Rental rates grew at a slower rate in the first quarter of 2018, with Hobart being the best performing capital city. (CoreLogic)
On average Australians are paying $427 per week in rent with rents rising 1.1 per cent in the first quarter of this year.
- The national median rent is $427, which rose 1.1pc in the March quarter
- Rental rates in regional areas rose faster than capital cities
- Sydney and Melbourne, the most expensive property markets, had the lowest rental yields
Sydney-siders paid the highest median rent ($582 per week), while Adelaide residents paid the least ($374) out of all the capital cities.
But it was Hobart’s landlords who scored the best deal with rents increased by 5 per cent in the last quarter, and 11.7 per cent in the last twelve months.
Property in the Tasmanian capital are also currently enjoying the second highest rental yield in the country (5 per cent) — second only to Darwin (5.8 per cent), according to key findings from data analytics firm CoreLogic in its Quarterly Rental Review.
Slow start to the year
Rental rates, on a national basis, lifted by 1.5 per cent in the first three months of 2017. In comparison, they rose by a slower 1.1 per cent between January and March, this year.
“The first quarter of each year is typically the strongest for rental growth, so this is a step down,” CoreLogic’s head of research Cameron Kusher said.
“Investors remain most active in NSW and Victoria, and have been targeting capital growth rather than rental return.”
Indeed, Sydney and Melbourne have the lowest rental yields — 3.2 per cent and 2.93 per cent. The median yield across the country was 3.68 per cent.
Mr Kusher said Sydney had its weakest first quarter since 2009, while Melbourne’s was its slowest since 2012.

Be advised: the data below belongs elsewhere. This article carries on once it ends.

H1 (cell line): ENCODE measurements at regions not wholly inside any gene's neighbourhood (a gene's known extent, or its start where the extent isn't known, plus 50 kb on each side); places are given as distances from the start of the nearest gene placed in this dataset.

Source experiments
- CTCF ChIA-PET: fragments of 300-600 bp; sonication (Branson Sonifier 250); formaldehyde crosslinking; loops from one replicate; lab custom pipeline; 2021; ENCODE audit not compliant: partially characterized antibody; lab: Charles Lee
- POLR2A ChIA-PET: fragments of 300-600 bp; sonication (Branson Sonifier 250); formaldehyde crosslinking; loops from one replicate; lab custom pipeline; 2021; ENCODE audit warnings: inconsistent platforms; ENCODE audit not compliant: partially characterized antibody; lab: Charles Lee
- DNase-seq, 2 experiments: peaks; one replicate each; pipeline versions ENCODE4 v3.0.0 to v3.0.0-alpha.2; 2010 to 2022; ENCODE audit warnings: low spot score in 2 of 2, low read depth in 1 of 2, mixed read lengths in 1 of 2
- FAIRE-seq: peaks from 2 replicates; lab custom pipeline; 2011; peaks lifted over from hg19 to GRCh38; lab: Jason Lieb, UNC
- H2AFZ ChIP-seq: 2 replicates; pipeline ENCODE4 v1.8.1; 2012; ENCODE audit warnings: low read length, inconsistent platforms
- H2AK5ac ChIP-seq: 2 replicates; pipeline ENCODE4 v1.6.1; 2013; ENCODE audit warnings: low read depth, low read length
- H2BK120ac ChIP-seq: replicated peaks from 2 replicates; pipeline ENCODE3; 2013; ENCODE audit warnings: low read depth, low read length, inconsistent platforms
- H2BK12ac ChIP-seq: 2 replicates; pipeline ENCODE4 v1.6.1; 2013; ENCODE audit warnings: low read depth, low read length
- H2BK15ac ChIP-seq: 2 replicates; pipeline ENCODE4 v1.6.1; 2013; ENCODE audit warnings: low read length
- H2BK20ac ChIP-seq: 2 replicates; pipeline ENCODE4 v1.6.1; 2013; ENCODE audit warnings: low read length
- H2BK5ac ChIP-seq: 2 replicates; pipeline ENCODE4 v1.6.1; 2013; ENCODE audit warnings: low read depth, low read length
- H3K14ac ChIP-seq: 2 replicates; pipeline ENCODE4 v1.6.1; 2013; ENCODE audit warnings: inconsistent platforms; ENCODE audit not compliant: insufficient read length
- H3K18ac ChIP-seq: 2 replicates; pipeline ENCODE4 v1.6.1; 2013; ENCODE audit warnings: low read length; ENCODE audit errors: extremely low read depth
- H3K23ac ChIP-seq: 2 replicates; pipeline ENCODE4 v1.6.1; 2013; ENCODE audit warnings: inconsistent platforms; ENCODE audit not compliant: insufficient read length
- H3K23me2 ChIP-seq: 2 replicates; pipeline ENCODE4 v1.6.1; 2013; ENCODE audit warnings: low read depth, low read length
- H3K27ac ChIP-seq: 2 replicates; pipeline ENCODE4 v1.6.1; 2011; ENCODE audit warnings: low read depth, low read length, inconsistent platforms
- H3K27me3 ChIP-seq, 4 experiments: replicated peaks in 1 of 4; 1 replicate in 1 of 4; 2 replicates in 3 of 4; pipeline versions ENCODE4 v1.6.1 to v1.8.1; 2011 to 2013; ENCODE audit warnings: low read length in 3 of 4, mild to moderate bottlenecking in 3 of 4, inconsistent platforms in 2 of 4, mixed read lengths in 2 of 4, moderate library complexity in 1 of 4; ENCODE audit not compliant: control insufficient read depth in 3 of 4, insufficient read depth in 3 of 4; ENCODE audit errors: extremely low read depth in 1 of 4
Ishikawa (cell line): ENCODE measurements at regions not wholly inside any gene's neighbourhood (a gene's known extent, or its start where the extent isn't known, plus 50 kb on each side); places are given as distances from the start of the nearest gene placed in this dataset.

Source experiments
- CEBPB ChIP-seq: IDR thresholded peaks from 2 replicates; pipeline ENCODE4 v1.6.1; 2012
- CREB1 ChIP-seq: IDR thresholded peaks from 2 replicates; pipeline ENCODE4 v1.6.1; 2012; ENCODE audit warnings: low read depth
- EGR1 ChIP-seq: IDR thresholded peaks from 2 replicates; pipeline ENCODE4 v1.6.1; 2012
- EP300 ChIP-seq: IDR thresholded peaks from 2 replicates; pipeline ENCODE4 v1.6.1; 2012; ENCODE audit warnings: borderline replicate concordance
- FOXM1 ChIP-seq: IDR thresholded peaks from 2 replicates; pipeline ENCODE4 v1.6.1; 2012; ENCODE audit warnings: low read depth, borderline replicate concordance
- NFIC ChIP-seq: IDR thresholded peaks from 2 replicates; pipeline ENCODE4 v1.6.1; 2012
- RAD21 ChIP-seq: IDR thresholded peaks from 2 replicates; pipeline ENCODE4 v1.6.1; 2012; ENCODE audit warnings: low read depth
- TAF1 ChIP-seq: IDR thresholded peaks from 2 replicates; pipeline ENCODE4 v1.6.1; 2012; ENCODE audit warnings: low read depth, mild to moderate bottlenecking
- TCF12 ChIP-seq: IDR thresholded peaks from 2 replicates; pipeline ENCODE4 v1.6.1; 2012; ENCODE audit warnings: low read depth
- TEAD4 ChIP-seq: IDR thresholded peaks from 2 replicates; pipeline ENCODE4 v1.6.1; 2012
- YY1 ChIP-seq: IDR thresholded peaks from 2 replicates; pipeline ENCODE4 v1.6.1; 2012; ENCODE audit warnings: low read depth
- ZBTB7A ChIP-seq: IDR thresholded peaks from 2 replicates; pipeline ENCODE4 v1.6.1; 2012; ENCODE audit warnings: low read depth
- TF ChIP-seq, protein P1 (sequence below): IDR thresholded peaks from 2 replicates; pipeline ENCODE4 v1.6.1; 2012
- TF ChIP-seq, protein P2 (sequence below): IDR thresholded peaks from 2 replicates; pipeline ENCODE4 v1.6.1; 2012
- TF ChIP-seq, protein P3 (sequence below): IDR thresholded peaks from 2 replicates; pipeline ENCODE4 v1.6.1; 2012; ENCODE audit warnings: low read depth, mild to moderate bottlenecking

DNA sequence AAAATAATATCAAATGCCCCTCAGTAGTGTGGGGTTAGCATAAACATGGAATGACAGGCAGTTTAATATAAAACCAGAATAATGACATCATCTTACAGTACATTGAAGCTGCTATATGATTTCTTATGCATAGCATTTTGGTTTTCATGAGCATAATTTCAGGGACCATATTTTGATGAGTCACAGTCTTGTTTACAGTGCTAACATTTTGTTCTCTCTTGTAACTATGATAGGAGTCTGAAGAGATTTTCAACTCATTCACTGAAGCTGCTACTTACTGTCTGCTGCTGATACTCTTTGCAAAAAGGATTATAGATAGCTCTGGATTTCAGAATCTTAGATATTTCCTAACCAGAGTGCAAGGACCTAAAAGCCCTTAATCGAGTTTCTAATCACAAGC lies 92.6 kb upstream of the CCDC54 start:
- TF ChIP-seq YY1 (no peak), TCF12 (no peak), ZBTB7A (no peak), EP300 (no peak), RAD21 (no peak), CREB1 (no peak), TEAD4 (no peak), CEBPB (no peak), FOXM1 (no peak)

What’s behind Hobart’s growth?
Hobart is not only seeing its rent increase at the fastest rate, it is also experiencing the biggest jump in property prices.
“Clearly there’s a lot of demand for rental properties, and there’s not enough of them around,” Mr Kusher said.
“Hobart had a shortage of apartments and hotel accommodation for a number of years.
“So we’re seeing increasingly a lot of the longer term rentals being offered short term — especially with the prevalence of Airbnb.”
Essentially, it’s a case of not enough supply available to meet the demand.
Regional areas outperforming the capitals
In the last twelve months, the combined capital cities saw their rental rates rise by 1.9 per cent. Rents in regional areas of Australia, in contrast, jumped 3.1 per cent.
Regional areas close to capital cities experienced rapid rent increases.
This includes the areas near Sydney (Wollongong, Newcastle and Lake Macquarie) and Melbourne (Geelong, Bendigo and Ballarat).
The reason for this is an “affordability story”, Mr Kusher said.
“People are now moving to these coastal locations, and not buying a property in the initial stages, driving up rental demand.
“Keep in mind, rental demand in a lot of the regional areas has been fairly weak in recent years.”
Where to from here?
Mr Kusher’s forecast is that the capital cities (except for Hobart) will continue to experience slowing rental growth.
“Rents will probably slow down in capital cities and regional markets over the coming quarters.
“But I still expect regional areas to outperform the capitals.”
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